Five Things to Do After You’ve Finished Your First Draft
You have finished a first draft! You’ve written a novel! Break out the smoking jacket with the patches on the sleeves. Pipe optional!
What to do now, though?
Maybe it was easy to write that draft. Maybe the words just flowed from you. Or maybe it was rough, emerging in fits and starts and required you to get up early, stay up late, and bribe your loved ones to stay away from you. Whatever the circumstances that brought you to the point where you typed that last word and told yourself “Done!” now you need to decide what to do with your draft.
Here are five things you can do after you’ve finished your first draft.
I know that shoving first drafts into drawers, or under the bed, or in a hidden folder on your computer is what people who feel like they have failed with their manuscripts do. But it’s also what good writers do. The scuttlebutt on the internet says Stephen King advises you to wait six weeks before you read your draft.
If you are the kind of writer who is in love with the words you’ve written, it’s even more important that you do this. After six weeks, the haze of creation will have faded and those words that seemed so shiny before are now—well they won’t all terrible, but it will be much easier to see the clinkers. Once the story starts to fade from your memory, you also might notice characters that disappear, plot holes you could drive a football stadium through, and terrible similes. Also, there will probably be too many adverbs.
What to do while you are waiting for those six weeks to pass? You could start writing something else. Some authors find it helpful to write one novel while they are are revising the other. But if you do start on another project, consider also carving out some time to read a book on craft.
It’s likely that you noticed you didn’t bring your A game to some aspect of your story. Maybe you struggled with dialog, or your plot kept wandering off into random corners and you had trouble herding it back. Maybe your characters seemed wooden, or your world just wouldn’t build, no matter how hard you tried. Or maybe you spent 20,000 words at the beginning really building that world and you have a sneaking suspicion that it was too much world building at once. (It was!)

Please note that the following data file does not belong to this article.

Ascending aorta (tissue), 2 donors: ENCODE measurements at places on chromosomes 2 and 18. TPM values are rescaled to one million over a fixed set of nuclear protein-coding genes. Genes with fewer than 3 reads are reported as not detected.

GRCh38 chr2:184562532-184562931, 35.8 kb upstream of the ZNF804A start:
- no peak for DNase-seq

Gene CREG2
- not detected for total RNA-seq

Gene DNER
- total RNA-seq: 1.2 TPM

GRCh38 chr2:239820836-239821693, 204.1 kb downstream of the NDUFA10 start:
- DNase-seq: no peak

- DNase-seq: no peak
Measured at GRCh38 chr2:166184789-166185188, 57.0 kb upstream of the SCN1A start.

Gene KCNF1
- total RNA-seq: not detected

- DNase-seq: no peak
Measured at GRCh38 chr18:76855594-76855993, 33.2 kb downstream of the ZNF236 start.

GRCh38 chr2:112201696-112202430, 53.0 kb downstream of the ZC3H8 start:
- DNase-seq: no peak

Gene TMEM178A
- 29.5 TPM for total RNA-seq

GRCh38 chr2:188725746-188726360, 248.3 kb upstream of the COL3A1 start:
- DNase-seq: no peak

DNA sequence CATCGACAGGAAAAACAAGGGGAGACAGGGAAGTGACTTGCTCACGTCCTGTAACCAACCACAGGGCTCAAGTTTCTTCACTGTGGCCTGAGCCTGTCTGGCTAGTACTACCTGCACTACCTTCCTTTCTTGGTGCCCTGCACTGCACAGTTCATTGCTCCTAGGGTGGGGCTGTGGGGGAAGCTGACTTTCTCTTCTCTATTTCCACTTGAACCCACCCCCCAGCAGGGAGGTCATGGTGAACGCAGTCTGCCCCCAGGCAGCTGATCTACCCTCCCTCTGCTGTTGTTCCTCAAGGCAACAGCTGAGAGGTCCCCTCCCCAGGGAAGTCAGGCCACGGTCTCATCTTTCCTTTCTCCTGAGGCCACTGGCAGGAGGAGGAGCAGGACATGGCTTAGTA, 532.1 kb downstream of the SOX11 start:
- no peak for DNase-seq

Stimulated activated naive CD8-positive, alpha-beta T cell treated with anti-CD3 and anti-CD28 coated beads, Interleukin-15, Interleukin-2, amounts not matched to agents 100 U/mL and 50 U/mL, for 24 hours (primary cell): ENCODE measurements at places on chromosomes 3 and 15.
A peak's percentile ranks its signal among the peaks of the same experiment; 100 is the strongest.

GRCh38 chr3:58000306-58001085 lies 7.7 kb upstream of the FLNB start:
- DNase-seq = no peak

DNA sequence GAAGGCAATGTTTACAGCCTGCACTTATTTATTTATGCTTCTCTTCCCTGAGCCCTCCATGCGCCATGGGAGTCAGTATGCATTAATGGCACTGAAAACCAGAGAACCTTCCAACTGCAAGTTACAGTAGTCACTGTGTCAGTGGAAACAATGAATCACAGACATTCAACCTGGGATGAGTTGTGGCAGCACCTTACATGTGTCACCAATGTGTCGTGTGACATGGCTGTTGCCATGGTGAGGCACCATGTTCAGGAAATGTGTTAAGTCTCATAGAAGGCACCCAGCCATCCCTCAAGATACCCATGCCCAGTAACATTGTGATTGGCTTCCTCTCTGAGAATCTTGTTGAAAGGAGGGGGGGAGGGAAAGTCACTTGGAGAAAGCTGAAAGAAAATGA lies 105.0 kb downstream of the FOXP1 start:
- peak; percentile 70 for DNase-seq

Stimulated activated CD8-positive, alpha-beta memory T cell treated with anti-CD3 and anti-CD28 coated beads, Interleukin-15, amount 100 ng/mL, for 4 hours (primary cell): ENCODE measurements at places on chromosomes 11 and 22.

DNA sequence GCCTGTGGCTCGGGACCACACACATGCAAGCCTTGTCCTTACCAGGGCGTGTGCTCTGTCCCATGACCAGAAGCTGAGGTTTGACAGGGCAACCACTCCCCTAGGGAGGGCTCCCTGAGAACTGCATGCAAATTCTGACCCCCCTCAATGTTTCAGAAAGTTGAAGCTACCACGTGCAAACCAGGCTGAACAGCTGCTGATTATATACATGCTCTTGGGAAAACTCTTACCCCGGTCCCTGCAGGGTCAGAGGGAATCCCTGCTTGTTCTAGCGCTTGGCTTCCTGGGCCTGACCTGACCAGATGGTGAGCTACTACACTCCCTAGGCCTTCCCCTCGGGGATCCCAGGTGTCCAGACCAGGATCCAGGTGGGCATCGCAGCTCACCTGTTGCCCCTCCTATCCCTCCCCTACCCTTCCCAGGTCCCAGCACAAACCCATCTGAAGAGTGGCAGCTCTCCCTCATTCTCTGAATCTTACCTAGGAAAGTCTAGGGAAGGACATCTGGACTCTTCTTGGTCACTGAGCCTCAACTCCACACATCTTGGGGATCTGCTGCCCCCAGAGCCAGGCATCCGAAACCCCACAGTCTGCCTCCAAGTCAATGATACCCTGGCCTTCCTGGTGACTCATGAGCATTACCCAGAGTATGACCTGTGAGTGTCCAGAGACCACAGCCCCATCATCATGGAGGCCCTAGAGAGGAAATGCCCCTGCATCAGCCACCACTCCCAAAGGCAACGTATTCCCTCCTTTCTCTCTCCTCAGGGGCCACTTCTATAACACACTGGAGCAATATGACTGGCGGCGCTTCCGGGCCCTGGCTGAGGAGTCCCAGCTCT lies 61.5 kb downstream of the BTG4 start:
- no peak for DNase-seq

Whatever weak spot you might have, someone has written a book on how to approach that problem. You can find resources by googling, “best book about X” or asking your friendly neighborhood librarian for suggestions.
Read that book and take notes, especially if your mind starts churning out ways to improve your writing. I find it helpful to read a chapter on craft and then do some journaling to help keep track of those revelations.
Writers who haven’t read books in their genre are like librarians who don’t read at all. Neither are successful in plying their trade.
Ideally, you will have read at least 100 books in your genre in the past five years. If you haven’t, use your six weeks to read five. If you have read 100 books in your genre, you should still use the six weeks to do some reading. Anyone publishing (traditional or self) needs comps, which are books in your genre that are like yours. They should be recent, and not the number one hit best seller. Every writer likes to think they have written the next Hunger Games/Da Vinci Code/50 Shades of Grey/Harry Potter, but you will show you know about your genre if you can identify two or three books that are not the first book that come to mind in your genre.
Plus, by keeping up with your genre, you absorb the rhythms and current issues that are being tackled. Don’t know where to find read-alikes? Contact your local librarian, and they can give you a list.
So you’ve let your first draft breathe for a good chunk of time? Great! Now you are ready to read it!
If you can, print it out and put it in a binder so you can better simulate the on-the-page feeling of reading.
I think it’s best to read your manuscript in one sitting (or two or three sittings if your book is longer) because not stopping will help you see the whole picture, and will keep you from putting it down partway through and walking away forever.
Will it be that bad? Probably it won’t be terrible, but its possible your first draft will be very, very bad. That’s normal. Your first draft is far from your final product.
To track what is good, I suggest picking a highlighter in your favorite color and marking what works well. It’s good to make notes as you go along, either as you read or at the end of the chapter. Three questions you might answer are: 1) What’s working well? 2)What could be changed? 3)What advances the plot?
Once you are done reading, you might do some free-form writing about how you feel having read your first draft. This can be on the emotional level (I love it! I hate it! Why did I think that the igloo sequence worked?) or some practical next-steps-type figuring.
Having read your manuscript, it’s time to revise! While I think every writer would like to have the first draft be the final draft, it’s likely that you have realized what every writer ever has: that you’ve got a road of revision ahead of you. Ideally you’ve got a good idea what to tackle first, but if not, do some writing about ways to go, or dive into a craft book about revision, or pick one thing to work on.
By doing these five things, you will be on your way to a manuscript you can be proud of, and one that’s ready to go out into the world.